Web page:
Still want to build it yourself from the latest source code? Here’s what you need to do. I promise it’s not too tough.

  1. Install Apple’s XCode
    This is the IDE for programming on the Mac. Don’t worry, we just need some of the tools that it installs, you won’t actually be working in Xcode. Next:
    • Launch XCode
    • Go to “Preferences…” under the “Xcode” menu
    • Click on the “Downloads” page
    • Click the “Install” button beside “Command Line Tools
       
  2. Download cgminer
    Download the latest version with “tar.bz2” as the file suffix (not x86_64). Unzip this file wherever you like, and remember the location for when we compile cgminer later on.
     
  3. Install Homebrew
    Homebrew provides access to lots of little utilities used by command-line apps. We’ll only install the ones we absolutely need for CGMiner.

    If you followed my previous guide and you have MacPorts installed, you can remove MacPorts by following the quick instructions here.
     

  4. Open Terminal
    Enter the following to install the Homebrew packages we’ll need for compiling CGMiner (otherwise known as cgminer’s dependencies):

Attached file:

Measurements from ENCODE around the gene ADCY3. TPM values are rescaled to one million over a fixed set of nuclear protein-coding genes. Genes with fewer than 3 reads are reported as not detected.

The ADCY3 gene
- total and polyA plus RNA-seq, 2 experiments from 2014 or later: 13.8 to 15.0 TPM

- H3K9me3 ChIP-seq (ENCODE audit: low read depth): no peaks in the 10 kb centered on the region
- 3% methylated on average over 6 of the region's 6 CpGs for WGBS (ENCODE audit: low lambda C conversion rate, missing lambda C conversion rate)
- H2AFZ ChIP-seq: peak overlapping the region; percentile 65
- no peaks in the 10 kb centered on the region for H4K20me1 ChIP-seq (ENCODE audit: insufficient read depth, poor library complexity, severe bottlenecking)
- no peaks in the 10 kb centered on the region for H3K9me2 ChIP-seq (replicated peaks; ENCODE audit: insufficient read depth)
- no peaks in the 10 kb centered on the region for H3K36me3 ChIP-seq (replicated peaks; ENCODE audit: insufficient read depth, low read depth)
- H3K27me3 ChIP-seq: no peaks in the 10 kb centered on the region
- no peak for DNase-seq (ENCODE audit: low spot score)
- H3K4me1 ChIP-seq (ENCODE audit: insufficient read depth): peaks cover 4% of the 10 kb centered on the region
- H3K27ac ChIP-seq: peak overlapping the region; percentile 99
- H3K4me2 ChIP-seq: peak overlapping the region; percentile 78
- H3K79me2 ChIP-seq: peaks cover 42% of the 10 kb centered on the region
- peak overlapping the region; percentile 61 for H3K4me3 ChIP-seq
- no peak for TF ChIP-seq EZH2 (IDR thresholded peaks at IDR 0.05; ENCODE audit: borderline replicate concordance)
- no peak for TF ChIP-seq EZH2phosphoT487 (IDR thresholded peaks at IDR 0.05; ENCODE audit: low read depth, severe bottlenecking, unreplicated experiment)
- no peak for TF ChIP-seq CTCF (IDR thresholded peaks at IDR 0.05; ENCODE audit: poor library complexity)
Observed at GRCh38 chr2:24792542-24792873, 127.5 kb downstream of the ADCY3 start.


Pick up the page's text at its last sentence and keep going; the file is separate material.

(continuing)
• brew doctor
      Checks to see that Homebrew is ready to work and there are no issues. If it returns some warnings, read the text and do what it says to fix it.
    • brew install coreutils autoconf automake jansson libgcrypt libgpg-error libtool libusb pkg-config yasm curl
      Paste all on one line. This downloads, compiles and installs each of the dependencies needed for cgminer in one fell swoop.
  5. Compile and install CGminer
    Enter the following into your terminal, and customize it if you’d like. Each command should be entered on a single line.
    • cd (drag and drop the cgminer folder onto the Terminal window)
    • ./configure --enable-scrypt PKG_CONFIG_PATH=/usr/local/opt/curl/lib/pkgconfig CFLAGS="-g -O2 -Wall"
    • sudo make install
       
  6. Finished! You should now be able to type “cgminer” into your Terminal to run it. For a list of command-line options to include (including attaching to a mining pool), see the original documentation for CGMiner. For example, use cgminer -o http://pool:port -u username -p password with your own values to attach to a pool

Update (2013.04.08): ADL is not supported on the Mac, and is unlikely to be anytime soon in a form that the developers of cgminer would be likely interested in developing for. Therefore, you can live life without ADL (GPU overclocking, temp/fan management, etc) or try downloading a windows version and running it via Boot Camp.

Update (2013.04.09): Changed some formatting in the post for easier copy/paste.

Update (2013.04.25): Switched from MacPorts to Homebrew, and updated guide for cgminer 3.0.1 (previously 2.11.4).

Update (2013.04.29): Updated for cgminer 3.1.0. Added links to other good projects to bring cgminer and bfgminer to mac.

1NjVM9Ua57FTDXr3PfJSVwguhLPmQHAAdQ

Happy mining!

Telus, how may I (not) help you?